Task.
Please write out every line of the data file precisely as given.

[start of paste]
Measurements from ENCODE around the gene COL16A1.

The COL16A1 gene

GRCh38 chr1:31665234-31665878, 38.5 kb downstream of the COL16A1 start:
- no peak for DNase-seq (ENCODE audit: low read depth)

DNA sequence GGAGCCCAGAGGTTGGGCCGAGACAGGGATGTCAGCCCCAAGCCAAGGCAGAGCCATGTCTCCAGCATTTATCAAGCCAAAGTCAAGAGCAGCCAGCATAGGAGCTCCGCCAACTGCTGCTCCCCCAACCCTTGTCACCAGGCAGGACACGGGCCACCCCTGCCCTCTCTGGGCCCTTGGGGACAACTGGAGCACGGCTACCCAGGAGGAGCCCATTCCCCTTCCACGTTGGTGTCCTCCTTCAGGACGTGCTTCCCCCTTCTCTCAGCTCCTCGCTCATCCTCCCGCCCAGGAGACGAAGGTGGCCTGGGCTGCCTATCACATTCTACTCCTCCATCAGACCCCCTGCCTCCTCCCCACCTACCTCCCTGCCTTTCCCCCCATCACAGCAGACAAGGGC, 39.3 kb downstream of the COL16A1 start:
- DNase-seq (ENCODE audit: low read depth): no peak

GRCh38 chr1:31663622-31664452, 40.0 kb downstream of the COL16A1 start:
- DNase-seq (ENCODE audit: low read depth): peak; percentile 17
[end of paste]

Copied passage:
Measurements from ENCODE around the gene COL16A1.

The COL16A1 gene

GRCh38 chr1:31665234-31665878, 38.5 kb downstream of the COL16A1 start:
- no peak for DNase-seq (ENCODE audit: low read depth)

DNA sequence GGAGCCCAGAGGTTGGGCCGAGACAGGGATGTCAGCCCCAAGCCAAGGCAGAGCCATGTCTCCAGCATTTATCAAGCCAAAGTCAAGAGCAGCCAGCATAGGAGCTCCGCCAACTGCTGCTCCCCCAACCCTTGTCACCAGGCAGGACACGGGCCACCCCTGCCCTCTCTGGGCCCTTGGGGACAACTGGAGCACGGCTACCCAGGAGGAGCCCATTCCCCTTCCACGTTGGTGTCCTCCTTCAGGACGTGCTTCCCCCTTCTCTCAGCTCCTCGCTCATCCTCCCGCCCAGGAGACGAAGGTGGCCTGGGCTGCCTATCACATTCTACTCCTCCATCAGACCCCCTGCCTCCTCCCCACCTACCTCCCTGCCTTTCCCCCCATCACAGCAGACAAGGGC, 39.3 kb downstream of the COL16A1 start:
- DNase-seq (ENCODE audit: low read depth): no peak

GRCh38 chr1:31663622-31664452, 40.0 kb downstream of the COL16A1 start:
- DNase-seq (ENCODE audit: low read depth): peak; percentile 17